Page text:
Small-Town Kid Grows Up, Now Tries to Raise the Bar for Acting in Bollywood
By: Neha Sarin-Malhotra
February 24, 2011
Just like Hollywood, Bollywood, too, is home of everyday people from small towns dreaming big and ultimately finding mainstream success in a major film market. Hindi actor Annu Kapoor, who most recently portrayed a police inspector who fell for the murderous woman he was investigating in 7 Khoon Maaf
, is one such success story, growing up in a small Indian village before setting ablaze a film and television career now entering its fifth decade.
With major titles in his filmography such as Mr. India, Udaan, Om Jai Jagdish, Raincoat, The Fakir of Venice and, as of last week, 7 Khoon Maaf, Mr. Kapoor may be best known as host of the popular singing-themed reality television show, Antakshari. A huge believer in numerology, Kapoor was blessed to start his career in 1979 in a film helmed by leading Indian director Shyam Benegal.
Mr. Kapoor took a few minutes out of his day and spent it chatting with Buzzine’s Neha Sarin-Malhotra. Check out what he has to say about his roots, his career, and the people he enjoys working with:
Neha Sarin-Malhotra: You are from a small town. How did cinema enter your life?
Annu Kapoor: I saw my first movie when I was seven or eight years old. I still remember riding a bullock cart and traveling to a nearby small town named Sonkachch from Gandharvpuri in the central state of India MP. It was a mythological film, Kan Kan Mein Bhagwan, meaning “God is Omnipresent.” The cost of a ticket was six paisa, and this was my first introduction to cinema. I saw makeshift cinema halls in village fairs and was never allowed to watch anything else other than children's movies or a movie which my mother thought was decent. Thus, I could never see Sangam or few other successful Indian movies. What mother thought and decided, we obeyed; it will certainly look primitive, but this is the way I was brought up--with high moralities, values, ethics, and responsibility toward the nation and society.
NSM: Do you feel that your potential has not been explored yet? What role would you want to play, if given a chance?
AK: No, I don’t think my potential has been explored yet. I have much more to offer in terms of the kinds of roles I get. I would love to play complex and multidimensional roles which are not monotonous in nature.
NSM: You have worked with a series of directors. Who do you admire the most?
AK: There is no one particular, but I really enjoyed working with Shyam Benegal, Mrinal Sen, Girish Karnad, Shekhar Kapoor, Ketan Mehta, Priyadarshan, and Vishal Bhardwaj.
NSM: Who is your favorite actor, and what film of his/hers do you admire the most?
AK: I have never believed in favoritism, yet I have watched a few great performances by Marlon Brando, F. Murray Abraham (Antonio Salieri in Amadeus), Dilip Kumar, Moti Lal, Amitabh Bachchan, Jessica Lange, and few more.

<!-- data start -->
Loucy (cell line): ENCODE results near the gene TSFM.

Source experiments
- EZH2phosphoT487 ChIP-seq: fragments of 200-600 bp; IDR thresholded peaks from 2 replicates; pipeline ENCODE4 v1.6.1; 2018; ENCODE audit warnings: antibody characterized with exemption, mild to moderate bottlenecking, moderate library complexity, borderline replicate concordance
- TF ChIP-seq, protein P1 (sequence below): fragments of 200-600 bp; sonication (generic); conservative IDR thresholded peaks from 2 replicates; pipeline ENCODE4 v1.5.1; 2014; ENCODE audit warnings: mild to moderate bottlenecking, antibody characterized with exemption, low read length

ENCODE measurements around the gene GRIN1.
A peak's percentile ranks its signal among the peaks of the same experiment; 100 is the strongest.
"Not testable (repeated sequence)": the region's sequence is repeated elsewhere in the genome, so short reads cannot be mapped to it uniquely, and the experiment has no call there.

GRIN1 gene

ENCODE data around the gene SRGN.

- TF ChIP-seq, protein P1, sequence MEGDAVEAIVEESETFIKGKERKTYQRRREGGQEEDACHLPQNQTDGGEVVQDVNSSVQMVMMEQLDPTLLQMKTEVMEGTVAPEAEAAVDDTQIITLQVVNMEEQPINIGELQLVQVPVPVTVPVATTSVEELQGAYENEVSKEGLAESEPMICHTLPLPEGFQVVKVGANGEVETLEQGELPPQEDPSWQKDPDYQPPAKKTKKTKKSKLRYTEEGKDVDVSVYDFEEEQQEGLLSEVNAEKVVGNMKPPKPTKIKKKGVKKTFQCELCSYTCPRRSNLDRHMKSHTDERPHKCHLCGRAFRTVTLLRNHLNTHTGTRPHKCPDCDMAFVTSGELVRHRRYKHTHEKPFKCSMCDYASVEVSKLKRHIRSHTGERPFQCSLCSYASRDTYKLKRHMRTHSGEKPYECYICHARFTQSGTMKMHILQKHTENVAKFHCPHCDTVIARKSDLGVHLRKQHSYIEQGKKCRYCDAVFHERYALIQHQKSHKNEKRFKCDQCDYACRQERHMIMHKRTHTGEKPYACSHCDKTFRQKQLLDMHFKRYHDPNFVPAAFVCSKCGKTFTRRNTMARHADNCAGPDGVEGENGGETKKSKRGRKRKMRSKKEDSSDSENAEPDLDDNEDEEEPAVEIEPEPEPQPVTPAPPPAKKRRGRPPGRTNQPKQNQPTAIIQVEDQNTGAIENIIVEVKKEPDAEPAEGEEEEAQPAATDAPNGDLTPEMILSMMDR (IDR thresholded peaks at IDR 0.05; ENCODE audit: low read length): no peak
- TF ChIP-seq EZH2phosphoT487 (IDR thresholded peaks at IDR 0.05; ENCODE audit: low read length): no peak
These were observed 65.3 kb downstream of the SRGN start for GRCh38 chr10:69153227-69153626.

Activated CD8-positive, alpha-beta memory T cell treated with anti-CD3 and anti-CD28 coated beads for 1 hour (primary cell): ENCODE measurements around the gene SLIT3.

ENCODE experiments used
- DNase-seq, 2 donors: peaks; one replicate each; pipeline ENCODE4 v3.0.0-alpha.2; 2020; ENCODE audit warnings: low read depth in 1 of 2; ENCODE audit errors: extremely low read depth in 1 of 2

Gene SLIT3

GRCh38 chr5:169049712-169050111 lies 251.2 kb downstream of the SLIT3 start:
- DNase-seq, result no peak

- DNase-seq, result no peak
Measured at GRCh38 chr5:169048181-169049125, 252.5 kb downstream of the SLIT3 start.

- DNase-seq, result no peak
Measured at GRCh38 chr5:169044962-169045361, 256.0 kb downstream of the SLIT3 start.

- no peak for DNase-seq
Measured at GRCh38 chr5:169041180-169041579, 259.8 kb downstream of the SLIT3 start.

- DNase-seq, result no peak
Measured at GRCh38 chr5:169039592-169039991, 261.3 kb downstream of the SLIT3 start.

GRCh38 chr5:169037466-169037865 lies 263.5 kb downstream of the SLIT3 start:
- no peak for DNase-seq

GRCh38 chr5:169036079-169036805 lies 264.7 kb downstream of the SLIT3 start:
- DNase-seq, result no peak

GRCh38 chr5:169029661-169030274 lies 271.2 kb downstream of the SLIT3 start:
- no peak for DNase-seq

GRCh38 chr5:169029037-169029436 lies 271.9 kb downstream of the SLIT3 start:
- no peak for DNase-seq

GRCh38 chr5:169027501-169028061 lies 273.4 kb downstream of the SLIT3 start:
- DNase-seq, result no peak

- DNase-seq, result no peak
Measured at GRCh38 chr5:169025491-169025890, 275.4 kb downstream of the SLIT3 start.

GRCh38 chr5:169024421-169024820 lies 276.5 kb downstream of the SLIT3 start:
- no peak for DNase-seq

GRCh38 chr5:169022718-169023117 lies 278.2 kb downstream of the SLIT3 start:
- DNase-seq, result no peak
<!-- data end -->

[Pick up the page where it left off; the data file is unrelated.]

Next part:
NSM: You were an integral part of Antakshri, and you made it big. Did you enjoying singing?
AK: If music be the food of love, play on, give me excess of it.
NSM: You know how to study your character thoroughly before playing it. What kind of research/preparation do you do before playing the part?
AK: As per the standard, an actor needs to understand the charter scheme of a role in the particular script and work on the physical appearance of speech and gestures, etc., to create and make a character personify, but ironically, in hindi films, generally we have to do stereotype roles--the roles who don’t have much depth, and the roles aren’t well-defined. But still we manage, sometimes using the gallery playing method, sometimes using a fictitious method to create a character.
NSM: Did you anticipate that Antakshri, an interactive show like that, would make it so big? Why do you think it saw so much success?
AK: The instant identification with the audience. Its simplicity. It was a truly Indian concept--a game which people of India have been playing for 3,000 years. It is not alien; it's not imported.
NSM: You play one of the seven husbands in 7 Khoon Maaf. What is your role like?
AK: I am her fifth husband. She becomes my second wife. Inspector Keemat Lal is a police inspector who has been investigating all the murders related with Susanna’s husbands. The inspector himself falls in love with the lady and marries her, and reaches his final destination, like others.
NSM: How did you become a part of the movie?
AK: I read the script and instantly liked it. Interesting script, good role, brilliant director and producers made me part of the movie.
NSM: Vishal Bardwaj is a very talented director. Did you enjoy working with him?
AK: Every moment, I enjoyed working with him.
NSM: How is Vishal on the sets? A tough taskmaster?
AK: Yes, but he is a "calm and cool" tough taskmaster. But I am also a hardcore professional with (more than 30) years of experience, so it was really fantastic.
NSM: How was your experience working with Priyanka Chopra? Do you think she was the right choice for the film?
AK: Very good experience with her. She was the right choice among the present lot of commercial film heroines.
UTV Motion Pictures' '7 Khoon Maaf' is released on February 18, 2011.